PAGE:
Submarine Eruptions


If the global estimate of one million submarine volcanoes is correct perhaps many thousands of these volcanoes are active. In contrast, few submarine volcanoes are caught in the process of erupting. Of the nearly 8,000 known volcanic eruptions in the last 10,000 years only about 300 were submarine. From 1975 to 1985, 160 volcanoes erupted but only 24 of these were submarine. Most of these submarine eruptions were in shallow water. Recent technological advances have allowed volcanologists to detect and respond to eruptions, even eruptions in very deep water. This close-up photo shows a drip of the 1991 lava flowing over the irregular surface of the margin of the axial summit collapse trough, depth 8,216 feet (2505m). Photography courtesy of Woods Hole Oceanographic Institution and members of the Adventure dive (Principle Investigators: D. Fornari, R. Haymon, K. Von Damm, M. Perfit, M. Lilley, and R. Lutz).



Argo I photograph taken in 1989 showing contact between new, glassy lobate lava flow on East Pacific Rise crest near 9 degrees 18'N estimated to be ~ 1-2 years old, and older sediment dusted lobate lava (in center of photo), depth ~8,690 feet (2650m). Photo courtesy of D. Fornari, Woods Hole Oceanographic Institution.

Volcanologists use the following types of observations to recognize very recent eruptions at the East Pacific Rise:

  • lava surfaces completely devoid of sediment cover,
  • lava surrounding recently extinct hydrothermal chimneys that are still colonized by vent animals,
  • uncolonized lava partially covering older lavas that are colonized by anemones and other vent animals,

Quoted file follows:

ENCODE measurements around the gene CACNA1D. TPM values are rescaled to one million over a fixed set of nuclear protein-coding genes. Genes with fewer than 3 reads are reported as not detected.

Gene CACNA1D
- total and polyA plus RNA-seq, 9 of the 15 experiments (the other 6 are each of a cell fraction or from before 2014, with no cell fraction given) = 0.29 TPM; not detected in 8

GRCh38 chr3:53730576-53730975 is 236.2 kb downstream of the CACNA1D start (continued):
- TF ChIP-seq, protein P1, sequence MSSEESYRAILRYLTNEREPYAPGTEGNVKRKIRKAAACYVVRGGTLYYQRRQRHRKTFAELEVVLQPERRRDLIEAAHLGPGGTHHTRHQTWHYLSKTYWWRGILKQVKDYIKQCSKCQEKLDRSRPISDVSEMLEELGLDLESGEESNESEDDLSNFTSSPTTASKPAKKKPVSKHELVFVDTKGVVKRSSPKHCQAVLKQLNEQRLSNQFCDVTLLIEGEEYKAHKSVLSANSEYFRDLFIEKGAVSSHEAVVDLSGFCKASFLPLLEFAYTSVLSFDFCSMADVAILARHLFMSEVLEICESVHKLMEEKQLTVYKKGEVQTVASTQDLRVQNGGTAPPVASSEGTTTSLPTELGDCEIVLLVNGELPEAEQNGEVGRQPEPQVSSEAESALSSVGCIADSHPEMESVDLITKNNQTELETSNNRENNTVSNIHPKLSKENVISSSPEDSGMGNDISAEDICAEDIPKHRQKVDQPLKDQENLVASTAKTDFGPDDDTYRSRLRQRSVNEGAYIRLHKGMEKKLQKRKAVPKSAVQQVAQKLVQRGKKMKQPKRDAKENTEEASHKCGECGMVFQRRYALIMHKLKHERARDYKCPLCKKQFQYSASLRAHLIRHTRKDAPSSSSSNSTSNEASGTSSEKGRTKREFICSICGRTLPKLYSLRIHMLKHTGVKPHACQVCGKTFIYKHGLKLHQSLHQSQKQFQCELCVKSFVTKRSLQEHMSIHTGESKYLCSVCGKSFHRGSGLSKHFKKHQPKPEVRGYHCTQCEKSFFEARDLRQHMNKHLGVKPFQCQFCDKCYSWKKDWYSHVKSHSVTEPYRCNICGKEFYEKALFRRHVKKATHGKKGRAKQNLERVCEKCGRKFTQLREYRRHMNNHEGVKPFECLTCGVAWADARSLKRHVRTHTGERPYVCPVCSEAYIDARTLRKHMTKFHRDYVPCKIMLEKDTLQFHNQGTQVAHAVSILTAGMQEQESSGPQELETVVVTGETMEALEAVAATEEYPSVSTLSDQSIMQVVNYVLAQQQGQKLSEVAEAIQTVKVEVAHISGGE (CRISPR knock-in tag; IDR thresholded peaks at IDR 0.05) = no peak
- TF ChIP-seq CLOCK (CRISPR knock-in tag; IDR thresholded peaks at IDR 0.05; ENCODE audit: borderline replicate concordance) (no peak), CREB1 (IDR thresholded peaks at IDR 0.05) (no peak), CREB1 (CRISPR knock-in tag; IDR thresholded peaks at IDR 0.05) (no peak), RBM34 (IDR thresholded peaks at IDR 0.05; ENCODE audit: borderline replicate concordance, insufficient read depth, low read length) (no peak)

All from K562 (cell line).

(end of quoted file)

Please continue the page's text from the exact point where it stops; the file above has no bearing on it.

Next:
• the presence of organisms covering some of the freshest lava surfaces,
  • evidence for changes in axial morphology since previous dives, and
  • the presence of warm to hot water shimmering directly off of lava surfaces. From the SEPR Final Report


The following are descriptions of a few of the recent and well documented submarine eruptions.



Several lines of evidence indicate that Axial volcano has erupted in the last few years. Photos and sidescan sonar data show fresh lava at the summit and along one rift. Subsidence in the summit caldera, possibly coincident with an intrusion into or eruption on a rift, was measured in 1988. Three different geophysical methods suggests a magma body only 1-2 km below the caldera floor (see Applelgate and Embley, 1992). This photo shows a flat "lineated" sheet flow in the summit caldera of Axial Volcano. The grayish material is pelagic sediment deposited since time of eruption. Photo is from a towed camera system and courtesy of NOAA.


  • A large submarine eruption on the East Pacific Rise produced the 8 degrees S lava field, probably in the last 25 years. The estimated volume of the eruption is about 15 cubic km. The great size of this eruption is illustrated by comparing it to a few other volumes. For example, the average annual volume of lava erupted from all of Earth's volcanoes is estimated to be 4-5 cubic km, about 3 cubic km erupts at mid-ocean ridges. The 1783 eruption of Laki in Iceland, the largest historic basaltic eruption, had a total volume of 12.3 cubic km. Macdonald and others (1989) point out that the volume of the 8 degrees S lava field is enough to bury the entire U.S. Interstate freeway system to a depth of 10 m. The eruption originated at either the axial summit graben or from a fissure and line of cones just 2.5 km east of the graben. Timing of the eruption is constrained by the high reflectivity of the flow, earthquakes in the area in the 1960's, and the presence, volume, and location of a plume of 3He. Map from Macdonald and others (1989).


  • In February of 1996 a swarm of earthquakes were detected on the northern Gorda Ridge. Geologists visited the area shortly after the earthquakes and found warm water and fresh lava (Haymon and others, 1991). The photo below shows the end of the fresh, new black lava flow on top of an older gray lava flow. Photo courtesy of the NOAA/VENTS Geology Program.